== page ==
“Trump is different in that he has staked his political career on a consistent anti-immigrant message that targets lots of immigrant groups — not just Mexicans and Chinese,” DeSipio said.
Painting immigrants as criminals is key, as is highlighting examples of people killed by immigrants who are in the country illegally.
At the same time, Trump hedges when mass violence is conducted by white men, such as the Charlottesville, Va., nationalist rallies that ended in the death of Heather Heyer.
Trump argued there was blame on both sides and equated the actions of white nationalists, carrying Nazi flags and chanting, "Jews will not replace us," to that of counter protesters, DeSipio said.
"You had some very bad people in that group, but you also had people that were very fine people, on both sides," Trump said shortly after the rallies.
Trump expressed outrage again last year when Jose Ines Garcia Zarate, a Mexican national who had been deported five times and freed under sanctuary laws, was acquitted of murder and manslaughter charges in the fatal shooting of a Bay Area woman.
Kathryn Steinle’s slaying in 2015 had become a flashpoint in the national debate over illegal immigration in the U.S. and the role of local police in enforcing federal immigration laws. Trump had cited Steinle’s death during his campaign to make his case for building a wall across the U.S.-Mexico border.
"This senseless and totally preventable act of violence committed by an illegal immigrant is yet another example of why we must secure our border immediately," Trump, a presidential candidate at the time, said in a statement two days after Steinle died. "This is an absolutely disgraceful situation, and I am the only one that can fix it."
He told CNN that year: "This man, or this animal, that shot that wonderful, that beautiful woman in San Francisco, this guy was pushed back by Mexico. Mexico pushes back people across the border that are criminals, that are drug dealers."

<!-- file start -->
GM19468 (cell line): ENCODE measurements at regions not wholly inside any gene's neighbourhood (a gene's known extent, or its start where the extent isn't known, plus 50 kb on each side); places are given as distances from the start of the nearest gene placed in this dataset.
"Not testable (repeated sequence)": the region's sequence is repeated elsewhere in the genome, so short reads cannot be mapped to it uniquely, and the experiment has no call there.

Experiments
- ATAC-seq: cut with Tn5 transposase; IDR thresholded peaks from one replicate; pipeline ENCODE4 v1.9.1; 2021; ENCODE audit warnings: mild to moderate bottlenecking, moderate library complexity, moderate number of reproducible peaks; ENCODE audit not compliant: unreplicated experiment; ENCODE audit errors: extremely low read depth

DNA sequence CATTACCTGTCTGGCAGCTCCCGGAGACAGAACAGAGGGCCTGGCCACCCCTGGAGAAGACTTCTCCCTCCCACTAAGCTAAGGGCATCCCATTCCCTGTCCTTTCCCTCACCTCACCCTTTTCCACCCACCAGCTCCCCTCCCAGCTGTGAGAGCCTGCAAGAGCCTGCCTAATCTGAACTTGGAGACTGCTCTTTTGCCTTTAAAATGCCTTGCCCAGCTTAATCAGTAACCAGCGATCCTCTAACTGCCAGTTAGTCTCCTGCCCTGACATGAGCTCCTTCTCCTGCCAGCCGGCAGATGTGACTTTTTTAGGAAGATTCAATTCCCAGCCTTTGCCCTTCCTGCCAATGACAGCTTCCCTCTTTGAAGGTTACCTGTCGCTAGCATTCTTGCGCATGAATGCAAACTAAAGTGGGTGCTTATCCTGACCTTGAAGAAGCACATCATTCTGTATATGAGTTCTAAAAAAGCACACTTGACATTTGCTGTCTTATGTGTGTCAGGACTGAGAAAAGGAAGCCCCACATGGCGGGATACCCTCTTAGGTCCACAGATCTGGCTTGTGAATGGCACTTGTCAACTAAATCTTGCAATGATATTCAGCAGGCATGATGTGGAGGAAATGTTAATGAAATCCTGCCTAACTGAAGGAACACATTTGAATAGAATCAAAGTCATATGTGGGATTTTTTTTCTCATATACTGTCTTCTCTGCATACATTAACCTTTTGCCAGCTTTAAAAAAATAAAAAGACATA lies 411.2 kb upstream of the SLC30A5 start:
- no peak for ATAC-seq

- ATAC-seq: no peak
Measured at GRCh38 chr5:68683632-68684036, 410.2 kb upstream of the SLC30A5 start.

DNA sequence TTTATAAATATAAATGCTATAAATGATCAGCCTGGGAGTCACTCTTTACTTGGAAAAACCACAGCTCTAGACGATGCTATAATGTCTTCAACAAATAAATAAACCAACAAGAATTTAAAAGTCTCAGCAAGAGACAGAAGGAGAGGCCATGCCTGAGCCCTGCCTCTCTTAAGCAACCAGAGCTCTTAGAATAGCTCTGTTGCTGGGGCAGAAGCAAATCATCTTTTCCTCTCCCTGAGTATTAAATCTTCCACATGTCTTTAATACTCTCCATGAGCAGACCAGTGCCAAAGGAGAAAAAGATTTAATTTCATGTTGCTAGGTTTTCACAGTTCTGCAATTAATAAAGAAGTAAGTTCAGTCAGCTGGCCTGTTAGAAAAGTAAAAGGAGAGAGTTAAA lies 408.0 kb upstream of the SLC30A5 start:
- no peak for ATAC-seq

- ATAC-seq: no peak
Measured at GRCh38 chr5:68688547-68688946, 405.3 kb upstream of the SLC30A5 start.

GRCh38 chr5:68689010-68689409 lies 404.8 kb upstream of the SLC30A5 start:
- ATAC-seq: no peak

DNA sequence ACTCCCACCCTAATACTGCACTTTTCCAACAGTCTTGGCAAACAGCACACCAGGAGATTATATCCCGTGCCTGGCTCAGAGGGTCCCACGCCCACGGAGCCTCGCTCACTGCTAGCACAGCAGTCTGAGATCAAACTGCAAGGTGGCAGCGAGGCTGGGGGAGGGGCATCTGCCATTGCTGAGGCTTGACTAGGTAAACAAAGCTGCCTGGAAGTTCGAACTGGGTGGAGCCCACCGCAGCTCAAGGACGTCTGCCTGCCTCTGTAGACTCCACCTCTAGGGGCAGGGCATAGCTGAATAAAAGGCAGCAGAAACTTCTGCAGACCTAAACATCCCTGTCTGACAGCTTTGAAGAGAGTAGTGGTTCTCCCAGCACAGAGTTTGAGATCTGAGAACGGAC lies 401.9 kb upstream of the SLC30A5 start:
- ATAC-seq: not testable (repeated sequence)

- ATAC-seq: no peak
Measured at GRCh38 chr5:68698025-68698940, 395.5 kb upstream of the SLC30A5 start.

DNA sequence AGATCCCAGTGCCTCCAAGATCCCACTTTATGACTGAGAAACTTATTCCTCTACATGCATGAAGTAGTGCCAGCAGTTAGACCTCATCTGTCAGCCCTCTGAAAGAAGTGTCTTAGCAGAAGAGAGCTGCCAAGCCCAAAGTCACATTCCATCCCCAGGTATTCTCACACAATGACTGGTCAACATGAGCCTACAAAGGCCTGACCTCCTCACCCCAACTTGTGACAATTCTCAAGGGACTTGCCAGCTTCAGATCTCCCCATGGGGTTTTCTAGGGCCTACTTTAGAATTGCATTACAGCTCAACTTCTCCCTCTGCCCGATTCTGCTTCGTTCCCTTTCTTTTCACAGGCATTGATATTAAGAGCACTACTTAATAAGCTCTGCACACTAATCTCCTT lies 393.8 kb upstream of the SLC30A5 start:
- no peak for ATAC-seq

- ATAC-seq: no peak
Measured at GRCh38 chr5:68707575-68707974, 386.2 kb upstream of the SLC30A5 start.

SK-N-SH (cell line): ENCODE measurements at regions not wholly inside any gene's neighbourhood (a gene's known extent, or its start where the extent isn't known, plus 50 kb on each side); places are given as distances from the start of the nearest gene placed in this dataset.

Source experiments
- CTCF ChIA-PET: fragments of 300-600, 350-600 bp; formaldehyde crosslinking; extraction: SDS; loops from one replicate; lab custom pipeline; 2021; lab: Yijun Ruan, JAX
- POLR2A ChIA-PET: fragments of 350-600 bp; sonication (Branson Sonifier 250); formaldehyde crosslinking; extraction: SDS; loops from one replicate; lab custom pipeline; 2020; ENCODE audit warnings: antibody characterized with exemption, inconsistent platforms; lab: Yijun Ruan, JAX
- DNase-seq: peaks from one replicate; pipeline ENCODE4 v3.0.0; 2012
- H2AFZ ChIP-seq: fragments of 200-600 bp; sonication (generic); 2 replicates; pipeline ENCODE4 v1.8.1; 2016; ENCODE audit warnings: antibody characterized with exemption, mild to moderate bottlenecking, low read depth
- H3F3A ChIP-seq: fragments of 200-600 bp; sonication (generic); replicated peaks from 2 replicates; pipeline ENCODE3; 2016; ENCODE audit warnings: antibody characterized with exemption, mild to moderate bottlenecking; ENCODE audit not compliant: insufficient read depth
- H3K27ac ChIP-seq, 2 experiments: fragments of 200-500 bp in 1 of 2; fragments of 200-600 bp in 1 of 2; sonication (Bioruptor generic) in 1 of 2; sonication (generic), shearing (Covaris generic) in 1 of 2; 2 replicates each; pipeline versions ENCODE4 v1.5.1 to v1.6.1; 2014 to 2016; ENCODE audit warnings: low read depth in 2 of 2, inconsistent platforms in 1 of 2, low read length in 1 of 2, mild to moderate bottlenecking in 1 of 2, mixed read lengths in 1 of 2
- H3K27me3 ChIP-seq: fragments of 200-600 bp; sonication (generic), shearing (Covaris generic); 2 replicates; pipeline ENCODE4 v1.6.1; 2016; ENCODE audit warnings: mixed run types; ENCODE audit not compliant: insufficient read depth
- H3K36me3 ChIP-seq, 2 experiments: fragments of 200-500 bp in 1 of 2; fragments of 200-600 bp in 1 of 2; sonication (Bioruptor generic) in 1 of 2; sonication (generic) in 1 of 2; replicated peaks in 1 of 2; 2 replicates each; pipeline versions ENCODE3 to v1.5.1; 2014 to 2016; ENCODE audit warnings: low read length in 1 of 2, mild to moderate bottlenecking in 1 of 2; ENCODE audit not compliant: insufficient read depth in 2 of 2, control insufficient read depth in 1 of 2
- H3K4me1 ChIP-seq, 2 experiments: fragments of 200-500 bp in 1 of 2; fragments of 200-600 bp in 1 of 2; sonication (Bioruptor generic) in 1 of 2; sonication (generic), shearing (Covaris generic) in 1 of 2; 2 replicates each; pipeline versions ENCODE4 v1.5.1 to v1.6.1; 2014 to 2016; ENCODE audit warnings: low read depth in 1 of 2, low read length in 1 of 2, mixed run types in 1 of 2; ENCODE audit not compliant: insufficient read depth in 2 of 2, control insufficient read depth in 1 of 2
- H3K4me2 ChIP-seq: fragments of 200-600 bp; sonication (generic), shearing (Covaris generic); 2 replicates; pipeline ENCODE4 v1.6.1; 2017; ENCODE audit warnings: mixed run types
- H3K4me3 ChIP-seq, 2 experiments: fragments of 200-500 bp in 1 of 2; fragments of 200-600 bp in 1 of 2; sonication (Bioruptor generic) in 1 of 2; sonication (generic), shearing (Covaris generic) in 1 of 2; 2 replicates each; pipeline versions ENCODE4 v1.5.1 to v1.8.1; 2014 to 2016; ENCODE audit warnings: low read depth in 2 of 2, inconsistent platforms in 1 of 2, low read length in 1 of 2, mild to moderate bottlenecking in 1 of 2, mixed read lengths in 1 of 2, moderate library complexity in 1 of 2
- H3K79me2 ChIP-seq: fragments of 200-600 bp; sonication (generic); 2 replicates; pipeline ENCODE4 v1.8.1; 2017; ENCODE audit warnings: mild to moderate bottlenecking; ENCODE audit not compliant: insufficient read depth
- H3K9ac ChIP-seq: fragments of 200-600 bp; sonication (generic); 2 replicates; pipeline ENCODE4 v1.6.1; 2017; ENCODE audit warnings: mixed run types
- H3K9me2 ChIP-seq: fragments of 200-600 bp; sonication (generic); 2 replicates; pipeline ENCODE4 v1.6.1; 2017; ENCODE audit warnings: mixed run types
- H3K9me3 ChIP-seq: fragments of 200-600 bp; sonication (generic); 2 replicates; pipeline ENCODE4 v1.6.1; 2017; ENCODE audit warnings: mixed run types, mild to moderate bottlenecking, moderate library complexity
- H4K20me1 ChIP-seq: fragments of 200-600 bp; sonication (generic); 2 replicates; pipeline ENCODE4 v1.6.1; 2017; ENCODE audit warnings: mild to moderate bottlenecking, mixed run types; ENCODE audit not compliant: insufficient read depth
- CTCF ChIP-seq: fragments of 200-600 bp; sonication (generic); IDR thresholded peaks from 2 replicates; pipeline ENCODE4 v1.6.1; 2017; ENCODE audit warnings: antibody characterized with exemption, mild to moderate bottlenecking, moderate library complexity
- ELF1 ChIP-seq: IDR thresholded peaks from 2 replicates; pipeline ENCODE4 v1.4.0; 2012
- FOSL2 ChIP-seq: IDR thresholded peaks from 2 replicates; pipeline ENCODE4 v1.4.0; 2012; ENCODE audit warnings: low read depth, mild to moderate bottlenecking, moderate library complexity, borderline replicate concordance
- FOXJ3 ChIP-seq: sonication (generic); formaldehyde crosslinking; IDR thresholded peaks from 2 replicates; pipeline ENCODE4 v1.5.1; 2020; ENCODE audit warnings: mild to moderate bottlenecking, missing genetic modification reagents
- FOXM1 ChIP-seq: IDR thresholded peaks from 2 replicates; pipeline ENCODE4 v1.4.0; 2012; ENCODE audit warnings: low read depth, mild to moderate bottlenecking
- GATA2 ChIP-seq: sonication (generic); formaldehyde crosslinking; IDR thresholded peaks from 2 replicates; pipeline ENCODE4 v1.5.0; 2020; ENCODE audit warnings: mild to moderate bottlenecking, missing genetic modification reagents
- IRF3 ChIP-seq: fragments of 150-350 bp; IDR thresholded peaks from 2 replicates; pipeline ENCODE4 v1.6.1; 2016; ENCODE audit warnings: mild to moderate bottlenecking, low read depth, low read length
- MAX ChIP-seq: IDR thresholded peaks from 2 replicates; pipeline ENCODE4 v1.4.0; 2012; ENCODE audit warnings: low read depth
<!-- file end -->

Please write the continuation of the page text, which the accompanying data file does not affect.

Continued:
During his trial, Garcia Zarate’s attorney called an expert who testified that an unintentional ricochet shot killed Steinle. They argued that the weapon, which had been stolen days earlier from a federal ranger’s parked car, went off in their client's hands in what was a tragic accident.
The politicization didn't go unnoticed by Steinle's family.
"For Donald Trump, we were just what he needed — beautiful girl, San Francisco, illegal immigrant, arrested a million times, a violent crime and yadda, yadda, yadda," Liz Sullivan, Steinle's mother, told the San Francisco Chronicle, according to a report published two months after the shooting. "We were the perfect storm for that man."
Not every victim’s family has rebuffed connections to the immigration debate. Some have even embraced it.
Trump has frequently made reference to Los Angeles High School football standout Jamiel Shaw II, who was gunned down near his Arlington Heights home in 2008 by a gang member who was in the country illegally.
Pedro Espinoza, who had been freed from jail two days before the fatal shooting without immigration authorities placing a hold on him, was convicted of first-degree murder in 2012 and sentenced to death for Shaw’s slaying.
Shaw’s father, also named Jamiel, has repeatedly aligned himself with Trump especially over issues related to immigration. He appeared at a Costa Mesa campaign rally and the Republican National Convention in 2016 for the then-presidential candidate to discuss open borders.